The courts were very sympathetic to people like BJ during those days. BJ and his friend were subsequently pardoned and were offered employment as members of the recently formed Rhodesian Guard Force, guarding concentration camps in the rural areas. After six weeks of basic military training followed by three weeks of indoctrination, Bester found himself in this camp, in the northern parts of Mashonaland Central Province. He was toying with his automatic carbine when an old woman, bending under a heavy load of firewood came up the road to the gate. She was puffing and panting, sweat cutting dendritic patterns on her dust covered face. Her feet were bare, cracked and chafed, some of the cracks so big one could hide a tickey coin in them, aive neman’a aityisa mudzimai iyeye. Her clothes were tattered and torn. She had sunken cheeks, her eyes lolling lifelessly in their sockets like a doll’s. Bester watched her with detached amusement as she crept up to the gate.
She stopped and fumbled among the folds of her tattered dress until she produced her stupa, or metal I.D. card which she held up to Bester. He examined her several times from head to toes and upwards again before snatching the proffered I.D. from her hand. Jonga studied the card for what looked like eternity before he looked intently at the woman again. Even though he could not read very well, having only gone up to the second grade at school, he was certain that the lively, fleshy woman staring starry-eyed at him from the I.D. was not by any means the same person as the one standing before him.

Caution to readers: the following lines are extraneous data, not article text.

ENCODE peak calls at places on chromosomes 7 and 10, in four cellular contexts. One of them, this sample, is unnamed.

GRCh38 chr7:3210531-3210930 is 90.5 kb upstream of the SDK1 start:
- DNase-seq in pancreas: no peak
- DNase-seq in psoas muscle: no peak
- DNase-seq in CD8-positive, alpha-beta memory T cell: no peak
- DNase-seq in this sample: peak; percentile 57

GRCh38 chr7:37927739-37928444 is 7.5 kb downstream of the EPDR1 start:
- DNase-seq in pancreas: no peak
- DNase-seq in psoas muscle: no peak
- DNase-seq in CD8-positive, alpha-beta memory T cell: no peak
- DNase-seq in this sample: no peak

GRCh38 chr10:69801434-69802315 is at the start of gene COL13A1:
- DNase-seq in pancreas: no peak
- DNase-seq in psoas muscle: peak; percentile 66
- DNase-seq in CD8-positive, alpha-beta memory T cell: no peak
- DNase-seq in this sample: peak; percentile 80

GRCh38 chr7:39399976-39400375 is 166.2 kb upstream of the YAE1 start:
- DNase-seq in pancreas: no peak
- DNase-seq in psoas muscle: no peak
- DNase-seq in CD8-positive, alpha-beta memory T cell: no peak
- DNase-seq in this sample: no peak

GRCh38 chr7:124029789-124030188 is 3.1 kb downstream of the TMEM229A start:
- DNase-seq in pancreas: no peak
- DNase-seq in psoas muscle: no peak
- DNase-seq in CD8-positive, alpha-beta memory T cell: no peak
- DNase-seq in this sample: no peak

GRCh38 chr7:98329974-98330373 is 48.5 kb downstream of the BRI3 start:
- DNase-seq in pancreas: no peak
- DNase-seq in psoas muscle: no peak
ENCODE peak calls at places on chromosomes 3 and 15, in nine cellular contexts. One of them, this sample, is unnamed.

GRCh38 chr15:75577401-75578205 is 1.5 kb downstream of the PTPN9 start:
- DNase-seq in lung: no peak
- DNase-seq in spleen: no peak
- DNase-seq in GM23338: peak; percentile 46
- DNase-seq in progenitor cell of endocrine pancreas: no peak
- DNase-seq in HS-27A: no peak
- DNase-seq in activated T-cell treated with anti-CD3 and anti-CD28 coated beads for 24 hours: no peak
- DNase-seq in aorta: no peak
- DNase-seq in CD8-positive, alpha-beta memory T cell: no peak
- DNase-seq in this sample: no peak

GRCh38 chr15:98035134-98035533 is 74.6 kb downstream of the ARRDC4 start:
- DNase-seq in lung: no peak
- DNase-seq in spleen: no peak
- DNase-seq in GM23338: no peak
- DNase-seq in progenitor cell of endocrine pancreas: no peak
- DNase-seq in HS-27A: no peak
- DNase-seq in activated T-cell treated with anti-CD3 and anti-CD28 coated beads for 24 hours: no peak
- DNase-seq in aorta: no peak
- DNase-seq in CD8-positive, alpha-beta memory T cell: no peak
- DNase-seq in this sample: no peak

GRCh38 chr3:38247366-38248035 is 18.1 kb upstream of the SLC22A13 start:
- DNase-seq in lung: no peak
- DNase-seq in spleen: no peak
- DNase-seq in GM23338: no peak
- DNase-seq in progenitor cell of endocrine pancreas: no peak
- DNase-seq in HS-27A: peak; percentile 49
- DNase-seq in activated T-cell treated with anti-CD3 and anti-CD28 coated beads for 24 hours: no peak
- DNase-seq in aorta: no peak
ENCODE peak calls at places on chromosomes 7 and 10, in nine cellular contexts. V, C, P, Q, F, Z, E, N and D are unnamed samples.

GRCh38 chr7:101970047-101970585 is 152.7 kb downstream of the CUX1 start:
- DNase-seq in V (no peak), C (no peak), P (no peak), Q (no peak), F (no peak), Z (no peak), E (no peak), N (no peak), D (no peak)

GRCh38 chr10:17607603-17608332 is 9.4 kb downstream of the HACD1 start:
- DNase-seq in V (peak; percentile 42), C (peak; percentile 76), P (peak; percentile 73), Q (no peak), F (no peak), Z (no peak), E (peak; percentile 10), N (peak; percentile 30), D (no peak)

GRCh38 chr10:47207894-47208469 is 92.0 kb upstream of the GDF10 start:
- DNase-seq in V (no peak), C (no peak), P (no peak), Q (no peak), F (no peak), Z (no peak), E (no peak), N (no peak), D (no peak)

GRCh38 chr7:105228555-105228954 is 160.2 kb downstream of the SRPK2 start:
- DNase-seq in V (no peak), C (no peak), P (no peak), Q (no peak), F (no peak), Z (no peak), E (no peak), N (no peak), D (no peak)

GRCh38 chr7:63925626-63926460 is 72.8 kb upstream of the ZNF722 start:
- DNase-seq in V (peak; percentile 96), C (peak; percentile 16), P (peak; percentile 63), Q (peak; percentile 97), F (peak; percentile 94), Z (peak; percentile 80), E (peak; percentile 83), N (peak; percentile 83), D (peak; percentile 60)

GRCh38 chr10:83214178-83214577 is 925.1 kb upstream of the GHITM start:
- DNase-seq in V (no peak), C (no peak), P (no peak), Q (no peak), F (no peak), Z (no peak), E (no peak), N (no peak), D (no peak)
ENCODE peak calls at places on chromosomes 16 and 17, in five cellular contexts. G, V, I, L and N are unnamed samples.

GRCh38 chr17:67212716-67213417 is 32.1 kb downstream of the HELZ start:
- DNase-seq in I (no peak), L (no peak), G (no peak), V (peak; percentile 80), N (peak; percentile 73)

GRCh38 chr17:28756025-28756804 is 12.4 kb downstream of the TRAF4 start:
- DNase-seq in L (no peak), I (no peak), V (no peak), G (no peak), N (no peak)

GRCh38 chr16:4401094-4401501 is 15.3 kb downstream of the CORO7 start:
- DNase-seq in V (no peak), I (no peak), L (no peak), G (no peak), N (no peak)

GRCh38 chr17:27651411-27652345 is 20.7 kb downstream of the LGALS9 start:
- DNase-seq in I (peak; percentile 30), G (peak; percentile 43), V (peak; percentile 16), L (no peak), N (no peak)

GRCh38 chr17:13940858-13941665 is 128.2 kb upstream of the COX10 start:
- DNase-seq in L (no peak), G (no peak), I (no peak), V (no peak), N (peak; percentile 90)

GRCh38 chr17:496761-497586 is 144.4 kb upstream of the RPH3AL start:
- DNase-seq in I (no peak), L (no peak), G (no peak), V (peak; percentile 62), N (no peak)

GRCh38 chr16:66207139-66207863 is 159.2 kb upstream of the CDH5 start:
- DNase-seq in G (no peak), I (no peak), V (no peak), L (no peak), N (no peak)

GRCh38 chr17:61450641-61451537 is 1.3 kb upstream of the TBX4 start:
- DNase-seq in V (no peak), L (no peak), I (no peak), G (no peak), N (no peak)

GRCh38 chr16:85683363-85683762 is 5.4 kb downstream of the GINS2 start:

“You are sure this stupa is yours ambuya?” he asked her
“Of course ngosi, it is indeed my stupa”, the woman replied shifting under the heavy load of firewood on her head.
“But it says here that you were born in 1954 and that makes you twenty four years old. My arithmetic is very horrible but still I am certain that makes you twenty four years old.” Bester snarled and sneered at her like a bull terrier protecting its bone.
“You are right mwanawamambo that is truly my age.”
“And yet you look older by far than my grandmother in Harare?” Asked Bester with a snort and a sneer.
“I don’t know what your grandmother looks like but that I.D. is mine ngosi.”
Bester called to his mate in the guardroom who doubled up to him and saluted smartly in contemporary military style.
“Here Corporal!”, he yodelled, standing at attention.
Bester offered him the I.D. and sought his opinion as to the old woman’s age.
“What would you say is ambuya’s age Bako?”
“By all means not less than sixty, Sah!”
Bako was sure she had taken her daughter’s I.D. by mistake in her rush to look for firewood before curfew time which was now only a few minutes away. The woman was however adamant that the I.D. belonged to her. She began to shift listlessly under the load as she had stood there for quite some time.